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What to Do About Pakistan
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As things heat up in Pakistan, National Review Online asked our team of experts: Should Pakistan now replace Afghanistan as America’s top priority? What should our policy be? How would you advise the president?


VICTOR DAVIS HANSON 

Dealing with Pakistan involves separating the proverbial worst choices from the many bad ones. It is a country whose dozens of poorly supervised nuclear weapons are located a few hours’ drive from al-Qaeda enclaves. Pakistan has no real stable government. It shares a border with Iran. Jihadists are embedded in its intelligence services and army. Corruption has been institutionalized. Large swaths of the country are veritable badlands. Pakistani terrorists are constantly provoking democratic India. This list could easily be doubled.
 

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We put up with all this because we’ve tried just about everything with Pakistan. In the decades past, helping Pashtun fighters repel the Soviets gave us Osama bin Laden operating in the Pakistani border regions. Taking a hands-off approach allowed Pakistan to obtain an arsenal of nuclear missiles. Cutting off of aid stirred up nationalist fervor that empowered demagogues and terrorists. Playing India off against Pakistan led to accusations that we were either too naïve or too cynical. Today, entering Pakistani airspace to blow up suspected terrorists kills more extended family members than actual jihadists — and makes us wonder why Americans are fretting over the waterboarding of three known terrorists in Guantánamo, when we execute suspected terrorists in Waziristan every week without broadcasting to them rights of habeas corpus or dropping leaflets explaining their Miranda rights.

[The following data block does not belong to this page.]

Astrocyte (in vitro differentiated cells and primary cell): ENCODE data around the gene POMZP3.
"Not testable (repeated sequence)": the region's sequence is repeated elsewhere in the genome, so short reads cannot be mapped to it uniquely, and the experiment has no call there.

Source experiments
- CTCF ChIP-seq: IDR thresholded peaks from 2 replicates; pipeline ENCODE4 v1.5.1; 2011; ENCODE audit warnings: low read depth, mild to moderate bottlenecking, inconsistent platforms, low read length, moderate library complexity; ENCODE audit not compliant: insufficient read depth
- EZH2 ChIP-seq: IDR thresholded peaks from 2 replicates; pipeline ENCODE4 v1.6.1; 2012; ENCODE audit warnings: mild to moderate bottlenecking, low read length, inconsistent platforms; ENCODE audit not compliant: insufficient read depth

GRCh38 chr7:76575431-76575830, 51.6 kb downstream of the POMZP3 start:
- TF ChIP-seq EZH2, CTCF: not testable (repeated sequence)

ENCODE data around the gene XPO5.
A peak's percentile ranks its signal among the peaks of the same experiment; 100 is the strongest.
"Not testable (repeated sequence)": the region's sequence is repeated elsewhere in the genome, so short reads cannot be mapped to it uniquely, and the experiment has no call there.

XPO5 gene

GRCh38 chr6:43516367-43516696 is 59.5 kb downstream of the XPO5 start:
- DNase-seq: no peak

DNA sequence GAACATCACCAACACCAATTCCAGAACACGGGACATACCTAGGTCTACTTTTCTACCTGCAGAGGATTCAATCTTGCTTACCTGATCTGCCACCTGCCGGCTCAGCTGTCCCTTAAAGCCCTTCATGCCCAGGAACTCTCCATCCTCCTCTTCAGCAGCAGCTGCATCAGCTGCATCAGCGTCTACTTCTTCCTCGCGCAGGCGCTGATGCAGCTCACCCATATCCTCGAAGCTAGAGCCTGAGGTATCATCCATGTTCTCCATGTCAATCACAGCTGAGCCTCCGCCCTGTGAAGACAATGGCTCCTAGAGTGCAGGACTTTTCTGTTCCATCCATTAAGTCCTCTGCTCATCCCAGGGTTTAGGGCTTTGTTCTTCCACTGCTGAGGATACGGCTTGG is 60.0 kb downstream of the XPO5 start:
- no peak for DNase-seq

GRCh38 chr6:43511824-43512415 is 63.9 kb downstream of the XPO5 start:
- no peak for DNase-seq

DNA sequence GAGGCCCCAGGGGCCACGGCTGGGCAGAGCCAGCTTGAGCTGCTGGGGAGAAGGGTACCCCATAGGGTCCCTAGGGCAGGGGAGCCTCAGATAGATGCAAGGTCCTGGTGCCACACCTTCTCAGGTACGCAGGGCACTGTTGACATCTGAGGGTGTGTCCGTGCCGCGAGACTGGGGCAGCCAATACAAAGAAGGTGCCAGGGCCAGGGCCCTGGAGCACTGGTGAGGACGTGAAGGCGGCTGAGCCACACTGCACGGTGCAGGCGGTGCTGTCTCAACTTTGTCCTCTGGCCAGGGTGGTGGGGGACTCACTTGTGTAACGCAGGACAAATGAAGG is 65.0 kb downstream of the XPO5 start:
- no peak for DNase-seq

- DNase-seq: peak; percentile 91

Given all that, I think the conventional wisdom about Afghanistan — that “the problem is really in Pakistan” — means little. Of course Pakistan is the problem; it always will be. But the best U.S. strategy is not to enter Pakistan, bully it, or try to adjudicate between Warlord A, General B, Corrupt President C, and Mullah D, who in the end will hate us more than they do each other. Until Pakistan’s much-ballyhooed responsible professionals stand up against the extremists (don’t hold your  breath), the country can only be contained by fostering strong ties with democratic India and hoping Afghanistan proves to be a similar buffer. Extremists in Pakistan grasp that, which is why they are so keen on killing on both sides of their border.

– Victor Davis Hanson is a senior fellow in classics and military history at the Hoover Institution
 

JONATHAN FOREMAN 
The most important thing for the Obama administration to bear in mind when dealing with Pakistan is that anyone they are likely deal with in Islamabad or Rawalpindi is likely to be delusional about the state of their own country. 
 
The top brass of the Pakistan army does not really believe in the existence of any threat to the state except that of an Indian invasion. (Never mind that Pakistan started all four of its wars with India, driven partly by the ludicrous belief that “one Pakistani is worth ten Indians.”) Pakistani military officials will not take the Taliban threat seriously unless black-turbaned gunmen are actually assaulting army HQ in Islamabad — or until the U.S. finally turns the money tap off and threatens to intervene. All the chaos the ISI and Pakistani special forces have created in Afghanistan is justified in their eyes by the need for “strategic depth” against India. America’s involvement in the region is assumed to be temporary; everyone knows how Americans tend to get bored and disappear. 
 
Those elements within the military and the ISI who created and sponsored the Taliban, as well as a host of other proxy armies and terrorist groups, have an unshakeable belief, despite all the evidence, that they will always be able to control their creation. This will remain true until the Taliban are on the verge of sacking the Pakistani capital. 
 
Everyone within Pakistan’s social, economic, and political elites blames the U.S. for everything that is wrong in their country, from Shia-Sunni violence, to corruption, to the triumph of the Taliban in the Swat region. It doesn’t matter if you’re talking to a left-wing student from a fancy family or a senior army officer: The current crisis is entirely a function of George Bush’s War on Terror and America’s forcing of Pakistan to take sides against al-Qaeda and its Taliban friends in Afghanistan. 
 


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